subjects for his experiment. On the other hand, both Chen (1991) and Hsu and Tse

(2007) used an elicitation method to investigate native speakers of Taipei Mandarin.

In other words, it is possible that both sets of rules are robust in Taiwan Mandarin, as

Ing (1985) has suggested, and the above discrepancy is mainly a reflection of this

phenomenon through observations on different subgroups in the population.

The problem of contradictory results was solved by Hung and Fon’s (2007)

study, which conducted an experiment with adult subjects from two region groups in

Taiwan. In their study, Hung and Fon found that both northern and southern adults

merged /ŋ/ with /n/ when the preceding vowel is /ə/; when the preceding vowel is /i/,

northern adults merged /n/ with /ŋ/, and southern adults merged /ŋ/ with /n/. This

finding suggested that both sets of rules existed in Taiwan, and the direction of merge

relied on the factors of preceding vowel and region.

Moreover, the results suggested that the application rates of merge rules varied

under different settings. Hung and Fon (2007) designed three conditions for their

experiment, in which the subjects read the stimuli three times, once in Zhuyin, once in


Chinese characters, and once in sentences. They found that subjects were the most

likely to merge final nasals under the most artificial setting, that is, the Zhuyin

Condition. When subjects were under the least artificial Sentence Condition, nasal

merge was the least applied. This new discovery explained why earlier studies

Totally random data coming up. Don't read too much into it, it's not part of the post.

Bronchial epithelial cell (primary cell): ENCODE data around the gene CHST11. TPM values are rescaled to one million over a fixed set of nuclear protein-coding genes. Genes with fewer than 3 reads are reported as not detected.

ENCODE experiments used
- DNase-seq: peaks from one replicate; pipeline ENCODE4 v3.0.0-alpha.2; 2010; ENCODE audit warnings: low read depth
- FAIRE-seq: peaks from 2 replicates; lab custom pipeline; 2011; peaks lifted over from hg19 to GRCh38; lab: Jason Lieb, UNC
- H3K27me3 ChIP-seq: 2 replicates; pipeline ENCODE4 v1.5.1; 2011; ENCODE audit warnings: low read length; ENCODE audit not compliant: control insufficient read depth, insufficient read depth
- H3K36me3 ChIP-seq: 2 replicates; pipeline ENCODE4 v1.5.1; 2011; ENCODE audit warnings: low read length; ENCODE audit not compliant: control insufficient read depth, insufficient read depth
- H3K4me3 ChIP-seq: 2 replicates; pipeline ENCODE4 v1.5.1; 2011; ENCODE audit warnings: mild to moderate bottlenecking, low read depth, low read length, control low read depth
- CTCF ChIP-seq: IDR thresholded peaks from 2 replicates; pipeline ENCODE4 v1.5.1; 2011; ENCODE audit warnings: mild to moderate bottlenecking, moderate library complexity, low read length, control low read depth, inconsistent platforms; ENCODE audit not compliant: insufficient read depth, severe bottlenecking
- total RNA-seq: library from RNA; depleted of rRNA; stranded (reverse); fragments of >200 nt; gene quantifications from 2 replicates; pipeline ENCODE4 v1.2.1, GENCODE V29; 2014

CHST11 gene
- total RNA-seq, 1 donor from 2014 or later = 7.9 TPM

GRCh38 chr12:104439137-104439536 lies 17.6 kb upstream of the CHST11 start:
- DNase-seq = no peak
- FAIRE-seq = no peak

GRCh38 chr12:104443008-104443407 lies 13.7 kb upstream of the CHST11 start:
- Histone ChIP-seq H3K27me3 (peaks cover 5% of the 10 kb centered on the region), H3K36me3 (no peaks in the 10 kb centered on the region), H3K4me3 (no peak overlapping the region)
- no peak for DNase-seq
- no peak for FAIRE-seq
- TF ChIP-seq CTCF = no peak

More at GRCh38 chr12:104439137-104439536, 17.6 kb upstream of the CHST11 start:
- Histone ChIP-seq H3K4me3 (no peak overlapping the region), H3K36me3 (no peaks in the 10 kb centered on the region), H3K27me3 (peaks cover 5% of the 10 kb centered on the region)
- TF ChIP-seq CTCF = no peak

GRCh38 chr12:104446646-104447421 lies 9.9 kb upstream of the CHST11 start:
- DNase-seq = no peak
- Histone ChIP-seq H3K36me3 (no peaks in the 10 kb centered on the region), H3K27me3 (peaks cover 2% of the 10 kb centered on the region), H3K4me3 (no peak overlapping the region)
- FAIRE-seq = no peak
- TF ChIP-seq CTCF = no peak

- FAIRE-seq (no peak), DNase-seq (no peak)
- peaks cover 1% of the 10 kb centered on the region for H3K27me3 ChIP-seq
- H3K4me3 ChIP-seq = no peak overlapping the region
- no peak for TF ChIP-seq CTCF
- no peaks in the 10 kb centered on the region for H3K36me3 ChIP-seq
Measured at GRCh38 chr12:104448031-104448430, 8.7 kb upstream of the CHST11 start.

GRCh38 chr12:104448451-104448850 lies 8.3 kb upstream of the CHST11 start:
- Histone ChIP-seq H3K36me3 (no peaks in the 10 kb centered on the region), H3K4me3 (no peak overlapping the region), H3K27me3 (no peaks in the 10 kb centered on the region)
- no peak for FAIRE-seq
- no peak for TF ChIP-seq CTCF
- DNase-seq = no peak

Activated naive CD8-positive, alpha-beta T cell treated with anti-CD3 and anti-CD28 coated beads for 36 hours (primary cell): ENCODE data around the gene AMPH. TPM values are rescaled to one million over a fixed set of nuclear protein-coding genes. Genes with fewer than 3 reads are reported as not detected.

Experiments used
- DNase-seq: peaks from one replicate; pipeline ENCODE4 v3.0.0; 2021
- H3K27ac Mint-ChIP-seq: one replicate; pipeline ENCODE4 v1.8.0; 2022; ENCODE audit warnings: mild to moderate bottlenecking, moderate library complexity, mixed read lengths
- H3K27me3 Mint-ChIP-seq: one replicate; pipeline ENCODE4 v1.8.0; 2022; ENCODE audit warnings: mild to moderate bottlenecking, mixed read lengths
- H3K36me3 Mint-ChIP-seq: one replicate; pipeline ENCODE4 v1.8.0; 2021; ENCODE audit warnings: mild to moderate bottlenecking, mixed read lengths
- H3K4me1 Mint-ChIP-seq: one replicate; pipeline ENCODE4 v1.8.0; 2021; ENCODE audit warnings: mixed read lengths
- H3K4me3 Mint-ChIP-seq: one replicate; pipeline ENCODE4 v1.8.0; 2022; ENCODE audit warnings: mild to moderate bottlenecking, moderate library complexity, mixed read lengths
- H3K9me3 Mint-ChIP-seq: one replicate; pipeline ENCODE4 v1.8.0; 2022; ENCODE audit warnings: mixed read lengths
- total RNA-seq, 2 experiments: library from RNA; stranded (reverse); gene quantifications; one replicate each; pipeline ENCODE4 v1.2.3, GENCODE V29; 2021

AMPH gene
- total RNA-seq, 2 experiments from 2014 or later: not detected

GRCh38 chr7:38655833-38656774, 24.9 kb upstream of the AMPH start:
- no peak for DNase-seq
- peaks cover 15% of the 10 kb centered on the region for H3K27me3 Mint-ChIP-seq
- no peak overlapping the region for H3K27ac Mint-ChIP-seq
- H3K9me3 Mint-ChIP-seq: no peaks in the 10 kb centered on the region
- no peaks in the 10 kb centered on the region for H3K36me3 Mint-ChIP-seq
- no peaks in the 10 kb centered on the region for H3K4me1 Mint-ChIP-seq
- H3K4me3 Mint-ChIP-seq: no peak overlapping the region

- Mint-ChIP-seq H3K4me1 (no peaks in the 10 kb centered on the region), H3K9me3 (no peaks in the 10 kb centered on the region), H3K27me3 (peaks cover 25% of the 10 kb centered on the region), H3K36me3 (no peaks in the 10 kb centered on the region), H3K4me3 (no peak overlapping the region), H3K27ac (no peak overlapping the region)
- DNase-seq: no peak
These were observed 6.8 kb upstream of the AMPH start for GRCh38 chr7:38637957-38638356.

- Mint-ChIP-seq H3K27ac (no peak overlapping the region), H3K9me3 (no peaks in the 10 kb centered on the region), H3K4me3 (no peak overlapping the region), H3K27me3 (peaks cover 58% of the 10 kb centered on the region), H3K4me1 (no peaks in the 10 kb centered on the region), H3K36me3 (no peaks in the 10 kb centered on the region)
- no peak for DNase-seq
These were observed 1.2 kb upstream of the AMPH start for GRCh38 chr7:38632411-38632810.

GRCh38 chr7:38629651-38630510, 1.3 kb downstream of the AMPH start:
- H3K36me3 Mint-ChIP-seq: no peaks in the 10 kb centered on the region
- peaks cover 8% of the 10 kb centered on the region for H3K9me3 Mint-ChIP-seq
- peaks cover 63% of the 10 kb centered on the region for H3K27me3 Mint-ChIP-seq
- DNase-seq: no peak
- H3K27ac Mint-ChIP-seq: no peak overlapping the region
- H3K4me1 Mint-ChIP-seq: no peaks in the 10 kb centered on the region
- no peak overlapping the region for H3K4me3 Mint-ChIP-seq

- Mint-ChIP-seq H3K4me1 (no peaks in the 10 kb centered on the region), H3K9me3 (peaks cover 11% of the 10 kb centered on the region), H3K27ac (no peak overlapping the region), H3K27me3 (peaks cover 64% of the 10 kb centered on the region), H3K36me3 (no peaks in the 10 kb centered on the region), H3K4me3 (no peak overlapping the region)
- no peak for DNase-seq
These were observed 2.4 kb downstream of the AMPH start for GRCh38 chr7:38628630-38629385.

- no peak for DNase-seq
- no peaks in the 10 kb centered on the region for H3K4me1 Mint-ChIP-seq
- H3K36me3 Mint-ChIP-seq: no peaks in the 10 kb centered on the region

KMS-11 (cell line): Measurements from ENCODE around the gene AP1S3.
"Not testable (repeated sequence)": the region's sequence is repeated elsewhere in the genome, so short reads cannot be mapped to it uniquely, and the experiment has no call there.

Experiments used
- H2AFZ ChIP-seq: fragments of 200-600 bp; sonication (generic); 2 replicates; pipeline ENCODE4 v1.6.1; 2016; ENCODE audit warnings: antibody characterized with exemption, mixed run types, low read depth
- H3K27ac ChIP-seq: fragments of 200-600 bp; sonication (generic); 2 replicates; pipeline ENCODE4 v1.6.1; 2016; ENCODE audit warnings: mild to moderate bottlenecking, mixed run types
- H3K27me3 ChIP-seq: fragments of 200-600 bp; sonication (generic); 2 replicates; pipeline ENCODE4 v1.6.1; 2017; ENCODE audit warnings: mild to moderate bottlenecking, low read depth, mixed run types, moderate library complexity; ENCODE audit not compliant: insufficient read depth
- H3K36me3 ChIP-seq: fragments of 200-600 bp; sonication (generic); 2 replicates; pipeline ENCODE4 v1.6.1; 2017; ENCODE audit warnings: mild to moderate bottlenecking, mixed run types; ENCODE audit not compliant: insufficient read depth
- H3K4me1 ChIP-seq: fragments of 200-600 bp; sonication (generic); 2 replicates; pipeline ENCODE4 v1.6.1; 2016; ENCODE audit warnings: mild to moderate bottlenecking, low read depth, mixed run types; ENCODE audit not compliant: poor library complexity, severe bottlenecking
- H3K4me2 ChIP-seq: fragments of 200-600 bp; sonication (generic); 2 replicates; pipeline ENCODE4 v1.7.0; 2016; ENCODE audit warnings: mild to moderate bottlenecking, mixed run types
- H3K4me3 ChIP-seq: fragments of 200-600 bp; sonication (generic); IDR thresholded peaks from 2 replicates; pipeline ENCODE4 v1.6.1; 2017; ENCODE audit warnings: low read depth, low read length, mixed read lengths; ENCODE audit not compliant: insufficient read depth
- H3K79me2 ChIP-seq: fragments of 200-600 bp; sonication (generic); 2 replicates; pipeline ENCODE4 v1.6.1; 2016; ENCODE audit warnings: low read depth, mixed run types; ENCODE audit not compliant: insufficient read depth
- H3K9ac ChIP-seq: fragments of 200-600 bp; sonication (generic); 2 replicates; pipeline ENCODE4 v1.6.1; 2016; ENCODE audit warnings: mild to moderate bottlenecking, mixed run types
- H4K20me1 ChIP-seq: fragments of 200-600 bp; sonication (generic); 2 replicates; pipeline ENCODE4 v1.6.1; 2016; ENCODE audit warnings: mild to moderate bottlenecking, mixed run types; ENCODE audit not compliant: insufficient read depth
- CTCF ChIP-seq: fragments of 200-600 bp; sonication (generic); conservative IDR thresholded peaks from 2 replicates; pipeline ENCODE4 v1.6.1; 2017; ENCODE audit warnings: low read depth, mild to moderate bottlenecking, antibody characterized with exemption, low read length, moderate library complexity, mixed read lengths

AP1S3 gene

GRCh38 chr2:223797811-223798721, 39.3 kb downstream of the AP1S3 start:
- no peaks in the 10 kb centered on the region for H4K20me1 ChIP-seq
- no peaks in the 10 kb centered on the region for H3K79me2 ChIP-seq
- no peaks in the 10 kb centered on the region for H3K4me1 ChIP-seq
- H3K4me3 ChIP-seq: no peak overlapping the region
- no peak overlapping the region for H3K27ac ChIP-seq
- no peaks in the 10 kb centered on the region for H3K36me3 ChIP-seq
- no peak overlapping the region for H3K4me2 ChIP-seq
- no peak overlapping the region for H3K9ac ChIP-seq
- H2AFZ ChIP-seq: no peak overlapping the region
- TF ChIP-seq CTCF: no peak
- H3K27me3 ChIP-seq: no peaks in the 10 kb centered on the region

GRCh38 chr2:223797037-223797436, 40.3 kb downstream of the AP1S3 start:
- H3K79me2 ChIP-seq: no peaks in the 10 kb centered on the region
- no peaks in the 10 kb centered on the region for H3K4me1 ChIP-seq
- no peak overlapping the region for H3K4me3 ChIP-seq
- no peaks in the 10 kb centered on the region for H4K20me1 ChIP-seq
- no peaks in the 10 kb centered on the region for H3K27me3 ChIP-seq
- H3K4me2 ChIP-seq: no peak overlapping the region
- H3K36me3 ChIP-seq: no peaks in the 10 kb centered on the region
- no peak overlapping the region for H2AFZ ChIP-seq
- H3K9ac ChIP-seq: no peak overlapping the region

disagree on how much the rules were applied, in that the application rates of the

nasal-merge rules were dependent on different speech situations.

2.2 The Acquisition of Variable Rules

In addition to solving the disagreement among previous studies, the main part

of the current study is to find out children’s possible developmental trend of acquiring

these final-nasal rules. The rules under discussion are free variation in speech. In

other words, the applications of these rules are optional. Many studies on children’s

phonological acquisition have been on obligatory rules; studies on acquisition of

optional rules are rare. One of them was a study about the phonological variation of

the grammatical morpheme –ing in English (Fischer 1958). In his study, Fischer

found that the 3- and 4-year-old girls used more [i˜]’s than the boys of the same age.

He also found that the 10-year-old boys used more [i˜]’s in a formal interview and

more [in]’s in a less formal situation. However, the age of the children was not a

factor in Fischer’s study. There is no way to know what impact of children of


different ages had on the variation of the suffix –ing.

A much more recent study was by Roberts (1994), who examined pre-school

children’s production on the variation of –ing. Roberts found that most 3-year-olds in

her experiment had mastered the process of variation of –ing, and their learning

process of this rule was dialect-specific.

There are certain factors encouraging or discouraging the application of the

nasal merge in Taiwan Mandarin. Since no studies on the acquisition of nasal merge

have ever been acted upon before, the current study would be of significance

concerning children’s development on such commonly seen yet non-mandatory rules.